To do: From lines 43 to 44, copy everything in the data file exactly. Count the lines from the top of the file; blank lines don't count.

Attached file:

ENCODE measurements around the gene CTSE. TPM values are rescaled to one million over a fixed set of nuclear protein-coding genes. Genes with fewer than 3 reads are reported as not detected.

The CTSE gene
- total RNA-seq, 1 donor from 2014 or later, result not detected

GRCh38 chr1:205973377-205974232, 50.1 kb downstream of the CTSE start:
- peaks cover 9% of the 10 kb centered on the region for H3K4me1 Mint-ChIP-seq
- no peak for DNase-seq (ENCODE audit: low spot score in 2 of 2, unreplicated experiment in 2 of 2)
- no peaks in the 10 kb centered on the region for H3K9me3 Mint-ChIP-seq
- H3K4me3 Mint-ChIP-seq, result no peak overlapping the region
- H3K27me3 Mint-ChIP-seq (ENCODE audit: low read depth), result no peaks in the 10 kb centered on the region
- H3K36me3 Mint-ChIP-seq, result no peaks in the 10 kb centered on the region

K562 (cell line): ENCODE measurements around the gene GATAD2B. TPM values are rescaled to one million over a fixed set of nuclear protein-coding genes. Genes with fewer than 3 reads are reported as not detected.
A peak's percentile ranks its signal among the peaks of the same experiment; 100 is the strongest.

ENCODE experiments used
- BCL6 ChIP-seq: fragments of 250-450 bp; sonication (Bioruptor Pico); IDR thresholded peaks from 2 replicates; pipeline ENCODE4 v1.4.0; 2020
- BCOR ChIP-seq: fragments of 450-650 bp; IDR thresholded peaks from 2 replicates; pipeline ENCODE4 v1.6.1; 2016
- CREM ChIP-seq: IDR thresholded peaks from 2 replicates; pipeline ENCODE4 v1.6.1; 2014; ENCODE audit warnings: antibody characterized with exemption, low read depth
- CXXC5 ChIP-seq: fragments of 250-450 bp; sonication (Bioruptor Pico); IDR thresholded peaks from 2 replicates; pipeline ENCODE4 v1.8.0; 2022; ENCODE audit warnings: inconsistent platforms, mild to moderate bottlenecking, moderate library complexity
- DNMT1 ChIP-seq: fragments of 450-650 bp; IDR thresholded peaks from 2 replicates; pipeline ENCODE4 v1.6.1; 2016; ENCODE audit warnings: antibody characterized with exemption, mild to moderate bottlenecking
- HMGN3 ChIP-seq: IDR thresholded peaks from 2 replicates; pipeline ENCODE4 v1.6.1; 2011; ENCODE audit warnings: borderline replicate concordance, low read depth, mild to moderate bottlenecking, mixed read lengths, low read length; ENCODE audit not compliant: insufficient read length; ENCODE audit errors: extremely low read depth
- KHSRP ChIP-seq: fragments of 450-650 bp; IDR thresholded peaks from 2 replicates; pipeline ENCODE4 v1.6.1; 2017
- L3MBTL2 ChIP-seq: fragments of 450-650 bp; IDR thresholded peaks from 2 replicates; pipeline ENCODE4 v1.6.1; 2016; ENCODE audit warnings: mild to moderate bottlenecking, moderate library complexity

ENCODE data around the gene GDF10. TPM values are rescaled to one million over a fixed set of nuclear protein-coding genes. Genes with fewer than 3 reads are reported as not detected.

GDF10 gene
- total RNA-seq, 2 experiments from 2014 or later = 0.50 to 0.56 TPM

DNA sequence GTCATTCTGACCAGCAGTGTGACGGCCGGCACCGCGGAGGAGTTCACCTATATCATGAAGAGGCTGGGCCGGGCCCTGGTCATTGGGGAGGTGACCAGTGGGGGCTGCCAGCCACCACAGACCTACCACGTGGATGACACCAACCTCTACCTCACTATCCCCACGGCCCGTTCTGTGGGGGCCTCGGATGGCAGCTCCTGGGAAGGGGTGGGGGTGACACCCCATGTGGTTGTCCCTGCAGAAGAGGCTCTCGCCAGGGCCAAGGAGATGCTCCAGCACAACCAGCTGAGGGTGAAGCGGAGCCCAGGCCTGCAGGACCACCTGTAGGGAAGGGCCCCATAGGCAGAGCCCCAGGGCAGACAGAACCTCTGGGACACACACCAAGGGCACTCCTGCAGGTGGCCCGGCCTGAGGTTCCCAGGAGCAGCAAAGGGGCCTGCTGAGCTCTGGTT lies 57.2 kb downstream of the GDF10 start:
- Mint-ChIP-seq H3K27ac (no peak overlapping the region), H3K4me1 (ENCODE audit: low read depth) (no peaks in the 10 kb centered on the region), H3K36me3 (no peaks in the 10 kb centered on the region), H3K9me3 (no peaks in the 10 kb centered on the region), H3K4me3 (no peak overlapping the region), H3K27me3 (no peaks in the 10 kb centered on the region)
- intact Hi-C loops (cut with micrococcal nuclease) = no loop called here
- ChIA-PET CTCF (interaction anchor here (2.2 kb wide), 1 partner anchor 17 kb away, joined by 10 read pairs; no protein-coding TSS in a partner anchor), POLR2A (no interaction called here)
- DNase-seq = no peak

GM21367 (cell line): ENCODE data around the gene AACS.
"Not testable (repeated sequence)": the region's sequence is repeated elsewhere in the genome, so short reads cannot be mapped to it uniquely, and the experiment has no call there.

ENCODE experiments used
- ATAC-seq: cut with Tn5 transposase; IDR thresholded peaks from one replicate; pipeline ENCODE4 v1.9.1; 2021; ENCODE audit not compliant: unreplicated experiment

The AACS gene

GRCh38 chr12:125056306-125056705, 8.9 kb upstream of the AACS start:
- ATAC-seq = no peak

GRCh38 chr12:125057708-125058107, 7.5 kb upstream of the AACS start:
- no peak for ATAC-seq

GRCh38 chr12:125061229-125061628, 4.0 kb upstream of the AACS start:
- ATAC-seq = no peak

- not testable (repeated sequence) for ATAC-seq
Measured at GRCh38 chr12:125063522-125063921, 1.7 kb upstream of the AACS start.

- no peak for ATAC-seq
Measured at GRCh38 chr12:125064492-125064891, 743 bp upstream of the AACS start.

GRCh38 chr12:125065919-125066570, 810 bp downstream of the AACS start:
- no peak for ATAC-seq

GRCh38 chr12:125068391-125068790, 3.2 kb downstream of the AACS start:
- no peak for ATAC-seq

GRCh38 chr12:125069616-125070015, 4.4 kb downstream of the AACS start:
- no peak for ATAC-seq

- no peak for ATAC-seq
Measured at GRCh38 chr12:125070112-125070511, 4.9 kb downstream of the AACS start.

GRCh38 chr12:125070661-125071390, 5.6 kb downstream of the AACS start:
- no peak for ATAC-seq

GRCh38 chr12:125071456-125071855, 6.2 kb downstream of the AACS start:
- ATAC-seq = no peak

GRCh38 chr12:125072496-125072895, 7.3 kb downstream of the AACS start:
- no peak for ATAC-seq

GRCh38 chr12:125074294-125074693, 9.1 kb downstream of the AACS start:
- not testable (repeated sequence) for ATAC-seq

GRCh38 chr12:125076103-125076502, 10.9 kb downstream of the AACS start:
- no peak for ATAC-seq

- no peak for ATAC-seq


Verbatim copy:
- no peak for ATAC-seq
Measured at GRCh38 chr12:125064492-125064891, 743 bp upstream of the AACS start.